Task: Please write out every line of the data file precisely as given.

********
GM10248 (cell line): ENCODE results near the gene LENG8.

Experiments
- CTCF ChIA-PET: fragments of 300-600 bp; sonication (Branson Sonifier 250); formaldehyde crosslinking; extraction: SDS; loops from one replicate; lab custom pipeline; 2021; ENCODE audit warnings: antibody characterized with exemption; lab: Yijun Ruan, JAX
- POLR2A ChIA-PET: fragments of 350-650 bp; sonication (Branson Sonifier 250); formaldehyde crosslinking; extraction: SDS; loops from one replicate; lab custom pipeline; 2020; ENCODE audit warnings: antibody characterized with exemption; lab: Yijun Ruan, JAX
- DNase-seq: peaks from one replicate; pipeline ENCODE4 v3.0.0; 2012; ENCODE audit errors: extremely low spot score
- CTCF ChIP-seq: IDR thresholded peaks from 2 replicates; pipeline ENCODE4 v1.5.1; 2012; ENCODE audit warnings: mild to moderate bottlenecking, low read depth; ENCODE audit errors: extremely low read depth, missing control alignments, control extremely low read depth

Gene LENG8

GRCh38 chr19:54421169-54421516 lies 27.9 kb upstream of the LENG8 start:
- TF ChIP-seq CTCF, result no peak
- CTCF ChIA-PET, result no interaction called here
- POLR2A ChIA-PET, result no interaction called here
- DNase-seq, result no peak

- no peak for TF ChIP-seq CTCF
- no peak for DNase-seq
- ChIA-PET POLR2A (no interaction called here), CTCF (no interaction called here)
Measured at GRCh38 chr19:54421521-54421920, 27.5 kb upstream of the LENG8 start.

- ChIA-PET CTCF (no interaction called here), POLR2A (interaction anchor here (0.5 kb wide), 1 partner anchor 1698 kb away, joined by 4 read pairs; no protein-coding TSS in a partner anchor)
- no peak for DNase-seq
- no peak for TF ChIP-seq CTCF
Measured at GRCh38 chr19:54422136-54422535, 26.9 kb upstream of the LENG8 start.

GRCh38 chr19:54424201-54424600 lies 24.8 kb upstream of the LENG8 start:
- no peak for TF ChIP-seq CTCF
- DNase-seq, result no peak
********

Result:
GM10248 (cell line): ENCODE results near the gene LENG8.

Experiments
- CTCF ChIA-PET: fragments of 300-600 bp; sonication (Branson Sonifier 250); formaldehyde crosslinking; extraction: SDS; loops from one replicate; lab custom pipeline; 2021; ENCODE audit warnings: antibody characterized with exemption; lab: Yijun Ruan, JAX
- POLR2A ChIA-PET: fragments of 350-650 bp; sonication (Branson Sonifier 250); formaldehyde crosslinking; extraction: SDS; loops from one replicate; lab custom pipeline; 2020; ENCODE audit warnings: antibody characterized with exemption; lab: Yijun Ruan, JAX
- DNase-seq: peaks from one replicate; pipeline ENCODE4 v3.0.0; 2012; ENCODE audit errors: extremely low spot score
- CTCF ChIP-seq: IDR thresholded peaks from 2 replicates; pipeline ENCODE4 v1.5.1; 2012; ENCODE audit warnings: mild to moderate bottlenecking, low read depth; ENCODE audit errors: extremely low read depth, missing control alignments, control extremely low read depth

Gene LENG8

GRCh38 chr19:54421169-54421516 lies 27.9 kb upstream of the LENG8 start:
- TF ChIP-seq CTCF, result no peak
- CTCF ChIA-PET, result no interaction called here
- POLR2A ChIA-PET, result no interaction called here
- DNase-seq, result no peak

- no peak for TF ChIP-seq CTCF
- no peak for DNase-seq
- ChIA-PET POLR2A (no interaction called here), CTCF (no interaction called here)
Measured at GRCh38 chr19:54421521-54421920, 27.5 kb upstream of the LENG8 start.

- ChIA-PET CTCF (no interaction called here), POLR2A (interaction anchor here (0.5 kb wide), 1 partner anchor 1698 kb away, joined by 4 read pairs; no protein-coding TSS in a partner anchor)
- no peak for DNase-seq
- no peak for TF ChIP-seq CTCF
Measured at GRCh38 chr19:54422136-54422535, 26.9 kb upstream of the LENG8 start.

GRCh38 chr19:54424201-54424600 lies 24.8 kb upstream of the LENG8 start:
- no peak for TF ChIP-seq CTCF
- DNase-seq, result no peak